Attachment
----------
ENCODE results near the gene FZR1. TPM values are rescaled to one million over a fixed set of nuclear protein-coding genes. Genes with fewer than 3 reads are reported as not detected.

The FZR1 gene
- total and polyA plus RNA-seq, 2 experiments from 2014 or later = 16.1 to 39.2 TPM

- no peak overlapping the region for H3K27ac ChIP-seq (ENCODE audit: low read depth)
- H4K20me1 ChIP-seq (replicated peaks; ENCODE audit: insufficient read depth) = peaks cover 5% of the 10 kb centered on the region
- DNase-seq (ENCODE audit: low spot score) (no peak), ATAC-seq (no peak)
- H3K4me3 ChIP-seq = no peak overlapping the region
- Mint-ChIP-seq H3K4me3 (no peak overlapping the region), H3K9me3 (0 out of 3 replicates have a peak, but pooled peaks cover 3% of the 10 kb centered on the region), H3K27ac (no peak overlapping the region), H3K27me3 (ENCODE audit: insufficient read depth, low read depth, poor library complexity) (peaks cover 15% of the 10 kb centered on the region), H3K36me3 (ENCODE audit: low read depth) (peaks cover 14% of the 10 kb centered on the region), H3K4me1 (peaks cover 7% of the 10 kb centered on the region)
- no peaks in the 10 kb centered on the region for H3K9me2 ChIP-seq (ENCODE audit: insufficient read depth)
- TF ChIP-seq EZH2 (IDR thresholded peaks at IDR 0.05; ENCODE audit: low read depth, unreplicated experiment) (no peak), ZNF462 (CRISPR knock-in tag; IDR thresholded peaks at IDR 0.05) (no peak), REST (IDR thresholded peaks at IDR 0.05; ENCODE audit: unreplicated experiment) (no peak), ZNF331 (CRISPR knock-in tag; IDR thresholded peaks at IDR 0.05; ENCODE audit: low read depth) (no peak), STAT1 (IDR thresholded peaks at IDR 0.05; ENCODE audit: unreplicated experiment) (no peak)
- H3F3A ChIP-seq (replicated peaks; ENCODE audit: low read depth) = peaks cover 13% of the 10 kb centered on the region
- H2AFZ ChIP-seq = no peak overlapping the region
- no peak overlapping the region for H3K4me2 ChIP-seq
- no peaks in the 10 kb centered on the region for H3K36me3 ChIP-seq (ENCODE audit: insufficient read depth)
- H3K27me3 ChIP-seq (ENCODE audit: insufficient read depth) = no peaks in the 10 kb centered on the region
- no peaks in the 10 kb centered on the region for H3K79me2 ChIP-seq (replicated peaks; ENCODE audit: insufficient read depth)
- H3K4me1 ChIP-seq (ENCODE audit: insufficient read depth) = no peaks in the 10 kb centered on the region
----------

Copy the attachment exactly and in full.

ENCODE results near the gene FZR1. TPM values are rescaled to one million over a fixed set of nuclear protein-coding genes. Genes with fewer than 3 reads are reported as not detected.

The FZR1 gene
- total and polyA plus RNA-seq, 2 experiments from 2014 or later = 16.1 to 39.2 TPM

- no peak overlapping the region for H3K27ac ChIP-seq (ENCODE audit: low read depth)
- H4K20me1 ChIP-seq (replicated peaks; ENCODE audit: insufficient read depth) = peaks cover 5% of the 10 kb centered on the region
- DNase-seq (ENCODE audit: low spot score) (no peak), ATAC-seq (no peak)
- H3K4me3 ChIP-seq = no peak overlapping the region
- Mint-ChIP-seq H3K4me3 (no peak overlapping the region), H3K9me3 (0 out of 3 replicates have a peak, but pooled peaks cover 3% of the 10 kb centered on the region), H3K27ac (no peak overlapping the region), H3K27me3 (ENCODE audit: insufficient read depth, low read depth, poor library complexity) (peaks cover 15% of the 10 kb centered on the region), H3K36me3 (ENCODE audit: low read depth) (peaks cover 14% of the 10 kb centered on the region), H3K4me1 (peaks cover 7% of the 10 kb centered on the region)
- no peaks in the 10 kb centered on the region for H3K9me2 ChIP-seq (ENCODE audit: insufficient read depth)
- TF ChIP-seq EZH2 (IDR thresholded peaks at IDR 0.05; ENCODE audit: low read depth, unreplicated experiment) (no peak), ZNF462 (CRISPR knock-in tag; IDR thresholded peaks at IDR 0.05) (no peak), REST (IDR thresholded peaks at IDR 0.05; ENCODE audit: unreplicated experiment) (no peak), ZNF331 (CRISPR knock-in tag; IDR thresholded peaks at IDR 0.05; ENCODE audit: low read depth) (no peak), STAT1 (IDR thresholded peaks at IDR 0.05; ENCODE audit: unreplicated experiment) (no peak)
- H3F3A ChIP-seq (replicated peaks; ENCODE audit: low read depth) = peaks cover 13% of the 10 kb centered on the region
- H2AFZ ChIP-seq = no peak overlapping the region
- no peak overlapping the region for H3K4me2 ChIP-seq
- no peaks in the 10 kb centered on the region for H3K36me3 ChIP-seq (ENCODE audit: insufficient read depth)
- H3K27me3 ChIP-seq (ENCODE audit: insufficient read depth) = no peaks in the 10 kb centered on the region
- no peaks in the 10 kb centered on the region for H3K79me2 ChIP-seq (replicated peaks; ENCODE audit: insufficient read depth)
- H3K4me1 ChIP-seq (ENCODE audit: insufficient read depth) = no peaks in the 10 kb centered on the region